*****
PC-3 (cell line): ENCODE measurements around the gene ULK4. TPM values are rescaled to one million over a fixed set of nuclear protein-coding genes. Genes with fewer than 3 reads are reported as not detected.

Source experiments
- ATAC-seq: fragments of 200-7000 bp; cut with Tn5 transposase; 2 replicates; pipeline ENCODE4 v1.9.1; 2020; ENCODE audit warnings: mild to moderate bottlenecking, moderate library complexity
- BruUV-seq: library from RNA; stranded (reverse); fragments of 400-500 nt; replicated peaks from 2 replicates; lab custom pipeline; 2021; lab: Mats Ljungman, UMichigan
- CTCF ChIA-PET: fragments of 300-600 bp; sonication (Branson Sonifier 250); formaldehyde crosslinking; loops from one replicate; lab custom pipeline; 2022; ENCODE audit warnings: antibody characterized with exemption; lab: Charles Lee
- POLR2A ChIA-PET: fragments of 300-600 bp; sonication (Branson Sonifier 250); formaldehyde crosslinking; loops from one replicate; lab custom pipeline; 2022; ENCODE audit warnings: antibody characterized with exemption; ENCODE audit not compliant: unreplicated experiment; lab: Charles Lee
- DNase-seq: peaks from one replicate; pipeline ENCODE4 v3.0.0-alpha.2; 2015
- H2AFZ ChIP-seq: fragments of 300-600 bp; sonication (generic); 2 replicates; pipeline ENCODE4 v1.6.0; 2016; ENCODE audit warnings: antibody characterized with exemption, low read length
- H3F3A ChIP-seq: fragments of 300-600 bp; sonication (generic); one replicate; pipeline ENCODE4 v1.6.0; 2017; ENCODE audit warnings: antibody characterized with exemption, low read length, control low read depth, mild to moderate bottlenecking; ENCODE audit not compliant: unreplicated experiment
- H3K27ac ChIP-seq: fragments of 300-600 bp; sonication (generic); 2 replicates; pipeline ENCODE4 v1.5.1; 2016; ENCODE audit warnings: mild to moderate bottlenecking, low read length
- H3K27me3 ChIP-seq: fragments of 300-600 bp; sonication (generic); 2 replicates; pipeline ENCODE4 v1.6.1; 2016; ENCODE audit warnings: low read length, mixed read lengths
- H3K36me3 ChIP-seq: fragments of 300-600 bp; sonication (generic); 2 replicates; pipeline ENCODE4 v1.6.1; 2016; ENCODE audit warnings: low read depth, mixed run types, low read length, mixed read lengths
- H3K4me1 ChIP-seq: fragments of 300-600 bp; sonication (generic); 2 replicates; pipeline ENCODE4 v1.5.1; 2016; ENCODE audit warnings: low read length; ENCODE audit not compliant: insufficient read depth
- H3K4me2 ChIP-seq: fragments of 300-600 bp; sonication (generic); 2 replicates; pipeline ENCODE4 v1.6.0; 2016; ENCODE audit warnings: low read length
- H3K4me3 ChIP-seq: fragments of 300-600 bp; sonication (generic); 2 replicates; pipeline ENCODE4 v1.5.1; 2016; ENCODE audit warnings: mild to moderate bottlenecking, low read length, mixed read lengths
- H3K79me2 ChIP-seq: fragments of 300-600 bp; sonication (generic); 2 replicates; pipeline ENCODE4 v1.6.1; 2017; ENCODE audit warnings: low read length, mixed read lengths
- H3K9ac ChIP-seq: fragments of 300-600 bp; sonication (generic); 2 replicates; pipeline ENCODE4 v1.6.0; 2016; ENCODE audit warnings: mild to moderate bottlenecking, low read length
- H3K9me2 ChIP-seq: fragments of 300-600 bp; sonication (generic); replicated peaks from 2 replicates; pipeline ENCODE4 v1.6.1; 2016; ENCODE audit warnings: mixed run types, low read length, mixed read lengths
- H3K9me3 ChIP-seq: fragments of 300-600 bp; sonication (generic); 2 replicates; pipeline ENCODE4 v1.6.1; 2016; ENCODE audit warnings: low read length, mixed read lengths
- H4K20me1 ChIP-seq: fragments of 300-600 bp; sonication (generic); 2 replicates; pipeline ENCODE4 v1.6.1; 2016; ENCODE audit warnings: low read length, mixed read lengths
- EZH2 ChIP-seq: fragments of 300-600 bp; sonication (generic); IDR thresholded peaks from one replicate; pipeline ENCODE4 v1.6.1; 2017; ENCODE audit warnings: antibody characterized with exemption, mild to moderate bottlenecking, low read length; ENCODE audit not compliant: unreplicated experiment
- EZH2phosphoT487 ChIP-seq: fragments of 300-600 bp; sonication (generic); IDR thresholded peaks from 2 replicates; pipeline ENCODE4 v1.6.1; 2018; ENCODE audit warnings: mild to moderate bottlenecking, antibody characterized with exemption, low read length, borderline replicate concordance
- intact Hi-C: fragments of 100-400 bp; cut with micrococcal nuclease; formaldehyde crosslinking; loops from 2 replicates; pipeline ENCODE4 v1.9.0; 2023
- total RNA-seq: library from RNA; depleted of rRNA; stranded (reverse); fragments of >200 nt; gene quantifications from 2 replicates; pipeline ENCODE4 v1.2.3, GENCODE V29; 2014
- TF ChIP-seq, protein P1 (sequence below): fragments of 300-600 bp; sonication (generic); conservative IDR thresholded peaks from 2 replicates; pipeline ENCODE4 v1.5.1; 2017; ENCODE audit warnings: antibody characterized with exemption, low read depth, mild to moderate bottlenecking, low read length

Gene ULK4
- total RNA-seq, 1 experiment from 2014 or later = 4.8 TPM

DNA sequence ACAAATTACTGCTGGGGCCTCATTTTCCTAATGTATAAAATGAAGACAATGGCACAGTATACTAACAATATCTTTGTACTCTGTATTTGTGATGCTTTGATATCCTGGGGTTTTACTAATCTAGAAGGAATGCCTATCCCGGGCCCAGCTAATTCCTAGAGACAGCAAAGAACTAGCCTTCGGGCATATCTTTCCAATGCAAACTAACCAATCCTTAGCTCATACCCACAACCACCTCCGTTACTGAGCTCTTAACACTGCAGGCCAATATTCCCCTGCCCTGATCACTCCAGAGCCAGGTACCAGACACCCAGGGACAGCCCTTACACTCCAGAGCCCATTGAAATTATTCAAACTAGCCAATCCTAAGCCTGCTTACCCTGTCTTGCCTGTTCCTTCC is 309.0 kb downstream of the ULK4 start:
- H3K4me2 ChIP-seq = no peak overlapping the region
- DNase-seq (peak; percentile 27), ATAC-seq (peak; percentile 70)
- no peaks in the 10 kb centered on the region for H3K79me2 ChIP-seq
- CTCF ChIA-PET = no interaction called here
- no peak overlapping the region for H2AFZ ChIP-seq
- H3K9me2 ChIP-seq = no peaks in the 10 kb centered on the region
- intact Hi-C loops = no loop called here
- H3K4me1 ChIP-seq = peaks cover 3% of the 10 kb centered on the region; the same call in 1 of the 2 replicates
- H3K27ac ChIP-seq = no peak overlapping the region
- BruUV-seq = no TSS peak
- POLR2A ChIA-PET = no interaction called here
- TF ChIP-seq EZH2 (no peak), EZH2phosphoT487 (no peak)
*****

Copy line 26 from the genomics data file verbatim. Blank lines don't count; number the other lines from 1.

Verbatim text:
Gene ULK4